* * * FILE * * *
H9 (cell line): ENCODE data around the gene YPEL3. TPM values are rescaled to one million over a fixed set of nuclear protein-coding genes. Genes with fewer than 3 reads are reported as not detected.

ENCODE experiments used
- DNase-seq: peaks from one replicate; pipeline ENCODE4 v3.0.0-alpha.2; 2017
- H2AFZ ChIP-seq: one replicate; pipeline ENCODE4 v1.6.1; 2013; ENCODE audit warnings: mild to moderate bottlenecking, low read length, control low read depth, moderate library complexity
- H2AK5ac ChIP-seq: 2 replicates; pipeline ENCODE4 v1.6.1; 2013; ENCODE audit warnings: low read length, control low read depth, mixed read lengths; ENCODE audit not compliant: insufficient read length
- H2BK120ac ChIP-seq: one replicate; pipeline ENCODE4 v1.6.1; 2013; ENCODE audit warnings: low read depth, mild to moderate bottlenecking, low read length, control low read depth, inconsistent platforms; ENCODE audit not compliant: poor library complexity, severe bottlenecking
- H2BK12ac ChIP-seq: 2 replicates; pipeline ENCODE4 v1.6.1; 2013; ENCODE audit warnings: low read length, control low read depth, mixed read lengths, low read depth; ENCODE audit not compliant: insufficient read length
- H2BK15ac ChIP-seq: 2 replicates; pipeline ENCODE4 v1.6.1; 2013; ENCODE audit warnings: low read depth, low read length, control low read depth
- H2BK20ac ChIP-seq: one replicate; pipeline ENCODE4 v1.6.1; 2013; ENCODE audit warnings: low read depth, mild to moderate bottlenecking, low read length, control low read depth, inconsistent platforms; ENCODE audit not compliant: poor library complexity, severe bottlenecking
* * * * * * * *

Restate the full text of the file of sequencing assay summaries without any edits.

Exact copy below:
H9 (cell line): ENCODE data around the gene YPEL3. TPM values are rescaled to one million over a fixed set of nuclear protein-coding genes. Genes with fewer than 3 reads are reported as not detected.

ENCODE experiments used
- DNase-seq: peaks from one replicate; pipeline ENCODE4 v3.0.0-alpha.2; 2017
- H2AFZ ChIP-seq: one replicate; pipeline ENCODE4 v1.6.1; 2013; ENCODE audit warnings: mild to moderate bottlenecking, low read length, control low read depth, moderate library complexity
- H2AK5ac ChIP-seq: 2 replicates; pipeline ENCODE4 v1.6.1; 2013; ENCODE audit warnings: low read length, control low read depth, mixed read lengths; ENCODE audit not compliant: insufficient read length
- H2BK120ac ChIP-seq: one replicate; pipeline ENCODE4 v1.6.1; 2013; ENCODE audit warnings: low read depth, mild to moderate bottlenecking, low read length, control low read depth, inconsistent platforms; ENCODE audit not compliant: poor library complexity, severe bottlenecking
- H2BK12ac ChIP-seq: 2 replicates; pipeline ENCODE4 v1.6.1; 2013; ENCODE audit warnings: low read length, control low read depth, mixed read lengths, low read depth; ENCODE audit not compliant: insufficient read length
- H2BK15ac ChIP-seq: 2 replicates; pipeline ENCODE4 v1.6.1; 2013; ENCODE audit warnings: low read depth, low read length, control low read depth
- H2BK20ac ChIP-seq: one replicate; pipeline ENCODE4 v1.6.1; 2013; ENCODE audit warnings: low read depth, mild to moderate bottlenecking, low read length, control low read depth, inconsistent platforms; ENCODE audit not compliant: poor library complexity, severe bottlenecking